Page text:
Small Towns /
Criteria Of Historic Small Towns
(Key notes of the paper presented in Retz, with a lightly supplemented list of criteria)
What has occurred since the "1. Middle European Symposium on Small Towns" Murau 1998? Which question has been answered, what became obsolete and what has emerged newly?
- Still the small towns have no lobby.
- Still they fulfil – mostly unobserved and without gratitude – their tasks as small centres in the rural regions. Many of them are district centres.
- Still not contradicted – or expressed positively - is the principle of the unbreakable unity of village, small town and landscape.
- The new developments of global networks offering the possibility of home work - independent of being in a bureau - do not seem to be a disadvantage for small towns. Local ur-banity and centralisation still is in the people´s favour.
- Every small town is an unmistakable entity by its view, its origin and history.
- Every small town has its individual strengths, weaknesses, options and threats for its future existence, development and wellbeing.
- Almost every small town is a "historic small town”. These historic small towns are an es-sential part of the "Character of Europe”, and contributing to its identity.
- The historic small towns significantly take part in cultural tourism.
- Still to be dealt with remains from the small town symposium in Waidhofen a.d. Ybbs the question, whether the historic substance of small towns are to be seen as a hindrance or an asset for their future development.
- Which are the essential characteristics all small towns, regardless of their individual differ-ences, have in common? The number of inhabitants alone never will do to define a historic small town. Hopefully in the course of this conference and its follow up we could agree in a first draft list of criteria for historic small towns (see below).
We might consider to call in the next event on small towns on the subject of "town networks”. How many networks serving small towns are existing, what are their aims and their experi-ences? Should we think of creating a "platform of exchange of experiences of small towns”?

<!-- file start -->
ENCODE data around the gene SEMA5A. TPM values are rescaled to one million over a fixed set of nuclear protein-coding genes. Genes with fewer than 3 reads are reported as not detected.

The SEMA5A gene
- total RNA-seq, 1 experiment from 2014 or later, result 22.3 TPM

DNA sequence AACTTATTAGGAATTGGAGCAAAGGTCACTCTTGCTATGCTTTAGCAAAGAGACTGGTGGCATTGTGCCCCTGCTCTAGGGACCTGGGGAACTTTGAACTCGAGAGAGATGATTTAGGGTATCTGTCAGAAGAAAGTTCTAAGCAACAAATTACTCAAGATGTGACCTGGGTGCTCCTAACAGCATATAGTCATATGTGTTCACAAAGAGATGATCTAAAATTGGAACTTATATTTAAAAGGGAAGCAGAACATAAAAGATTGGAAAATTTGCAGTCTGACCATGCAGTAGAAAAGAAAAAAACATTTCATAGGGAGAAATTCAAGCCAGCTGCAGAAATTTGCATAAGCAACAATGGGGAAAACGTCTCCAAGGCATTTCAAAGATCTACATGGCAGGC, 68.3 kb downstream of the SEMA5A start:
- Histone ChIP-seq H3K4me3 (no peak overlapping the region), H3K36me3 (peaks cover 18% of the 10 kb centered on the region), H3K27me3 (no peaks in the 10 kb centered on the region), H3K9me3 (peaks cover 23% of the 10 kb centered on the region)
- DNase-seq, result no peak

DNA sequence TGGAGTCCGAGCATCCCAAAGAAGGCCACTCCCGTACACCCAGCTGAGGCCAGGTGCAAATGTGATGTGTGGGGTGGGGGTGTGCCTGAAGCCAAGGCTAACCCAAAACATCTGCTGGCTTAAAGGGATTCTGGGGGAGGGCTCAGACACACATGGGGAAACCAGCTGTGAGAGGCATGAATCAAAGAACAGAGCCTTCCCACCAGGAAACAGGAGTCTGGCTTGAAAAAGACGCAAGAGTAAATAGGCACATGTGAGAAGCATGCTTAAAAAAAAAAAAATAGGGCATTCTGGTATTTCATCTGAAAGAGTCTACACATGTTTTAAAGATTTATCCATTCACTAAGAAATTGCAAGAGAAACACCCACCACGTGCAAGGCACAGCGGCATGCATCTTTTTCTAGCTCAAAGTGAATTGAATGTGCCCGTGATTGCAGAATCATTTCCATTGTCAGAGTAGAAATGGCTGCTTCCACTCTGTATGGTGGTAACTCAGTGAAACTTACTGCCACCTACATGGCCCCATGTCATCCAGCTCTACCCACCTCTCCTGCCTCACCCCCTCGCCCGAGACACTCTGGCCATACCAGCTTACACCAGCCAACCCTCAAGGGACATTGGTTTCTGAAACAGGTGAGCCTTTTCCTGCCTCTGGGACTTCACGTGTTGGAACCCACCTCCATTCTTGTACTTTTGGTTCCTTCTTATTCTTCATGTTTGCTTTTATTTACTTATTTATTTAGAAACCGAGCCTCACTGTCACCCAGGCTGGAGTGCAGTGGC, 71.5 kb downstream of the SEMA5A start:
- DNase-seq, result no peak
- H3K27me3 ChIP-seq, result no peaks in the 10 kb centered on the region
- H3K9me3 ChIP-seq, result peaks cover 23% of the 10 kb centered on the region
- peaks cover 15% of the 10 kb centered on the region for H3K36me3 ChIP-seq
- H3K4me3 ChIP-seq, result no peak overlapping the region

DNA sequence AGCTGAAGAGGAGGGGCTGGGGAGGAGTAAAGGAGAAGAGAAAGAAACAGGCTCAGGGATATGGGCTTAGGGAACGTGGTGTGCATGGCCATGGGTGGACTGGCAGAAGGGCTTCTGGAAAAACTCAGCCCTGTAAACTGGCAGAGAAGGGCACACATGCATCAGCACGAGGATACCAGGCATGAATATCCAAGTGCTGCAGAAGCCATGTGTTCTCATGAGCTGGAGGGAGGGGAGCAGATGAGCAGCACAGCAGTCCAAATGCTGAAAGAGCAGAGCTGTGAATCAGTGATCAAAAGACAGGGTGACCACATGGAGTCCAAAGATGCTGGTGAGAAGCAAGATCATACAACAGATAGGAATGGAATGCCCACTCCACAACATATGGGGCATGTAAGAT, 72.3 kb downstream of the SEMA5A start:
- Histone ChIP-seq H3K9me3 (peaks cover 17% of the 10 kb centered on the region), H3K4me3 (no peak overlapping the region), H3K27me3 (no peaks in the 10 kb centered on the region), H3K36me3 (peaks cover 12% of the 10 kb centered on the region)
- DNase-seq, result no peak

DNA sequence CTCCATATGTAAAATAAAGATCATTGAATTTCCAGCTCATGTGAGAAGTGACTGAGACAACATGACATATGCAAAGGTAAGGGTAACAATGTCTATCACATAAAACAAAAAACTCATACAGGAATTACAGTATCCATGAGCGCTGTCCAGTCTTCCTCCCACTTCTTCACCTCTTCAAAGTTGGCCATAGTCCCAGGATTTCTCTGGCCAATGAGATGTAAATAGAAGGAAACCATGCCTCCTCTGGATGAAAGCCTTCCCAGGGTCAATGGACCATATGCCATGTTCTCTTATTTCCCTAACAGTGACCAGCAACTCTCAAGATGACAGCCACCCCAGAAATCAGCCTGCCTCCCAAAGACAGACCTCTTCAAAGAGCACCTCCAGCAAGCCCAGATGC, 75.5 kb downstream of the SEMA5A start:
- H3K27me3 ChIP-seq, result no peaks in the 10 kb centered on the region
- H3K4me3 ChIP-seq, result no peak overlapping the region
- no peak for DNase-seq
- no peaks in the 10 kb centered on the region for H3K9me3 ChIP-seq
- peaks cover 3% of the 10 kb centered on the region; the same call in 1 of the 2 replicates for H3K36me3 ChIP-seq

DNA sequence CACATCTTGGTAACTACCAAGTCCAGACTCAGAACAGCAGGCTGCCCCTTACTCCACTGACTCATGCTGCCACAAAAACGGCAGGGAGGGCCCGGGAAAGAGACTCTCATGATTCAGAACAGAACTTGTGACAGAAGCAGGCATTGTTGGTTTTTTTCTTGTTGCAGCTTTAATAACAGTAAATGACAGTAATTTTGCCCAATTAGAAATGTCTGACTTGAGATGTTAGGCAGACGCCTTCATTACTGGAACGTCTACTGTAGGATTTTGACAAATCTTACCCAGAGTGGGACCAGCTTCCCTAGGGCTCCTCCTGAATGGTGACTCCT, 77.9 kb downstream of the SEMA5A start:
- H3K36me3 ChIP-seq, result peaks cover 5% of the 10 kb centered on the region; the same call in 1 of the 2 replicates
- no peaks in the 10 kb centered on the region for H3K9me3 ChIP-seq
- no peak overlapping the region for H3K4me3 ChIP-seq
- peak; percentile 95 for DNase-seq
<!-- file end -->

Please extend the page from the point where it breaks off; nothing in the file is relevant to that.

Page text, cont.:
Should we call in the next event in a country of Central and Eastern Europe” as suggested in Waidhofen 2002? (Meanwhile replaced by the "ASSET-"project).
1. Structure of settlement
2. Unbroken lines and lanes of historic facades and buildings
3. Central court (mainly with a well) - significant town centre
4. Some greater church or abbey
6. (Relicts of) fortification
8. Number of inhabitants - Proposal for central Europe: some 2.500 up to 50.000 inhabitants. Towns smaller or bigger are accepted in this enlisting if explained reasonably.
9. Relations to their "Hinterland” and "asset” of identification at least for the local and regional people
10. Various functions of "centrality” (e.g. higher schools, hospital, house of justice, chamber of commerce, theatre, ...)
Ad 7.: We should try to define what we understand with "urban” or "urbanity”.
Ad 9.: The relations to the hinterland should be defined in the view of their number, value and essence (nature), but until now we do not – yet? - have the appropriate tools to do so. Possible categories could be: the (geographical) range (from regional to universal), the es-sence (e.g. farming, fishery, crafts, industries, mining, services). Is there a certain variety – and density - of professions that is characteristic to small towns?
Dr. Arthur Spiegler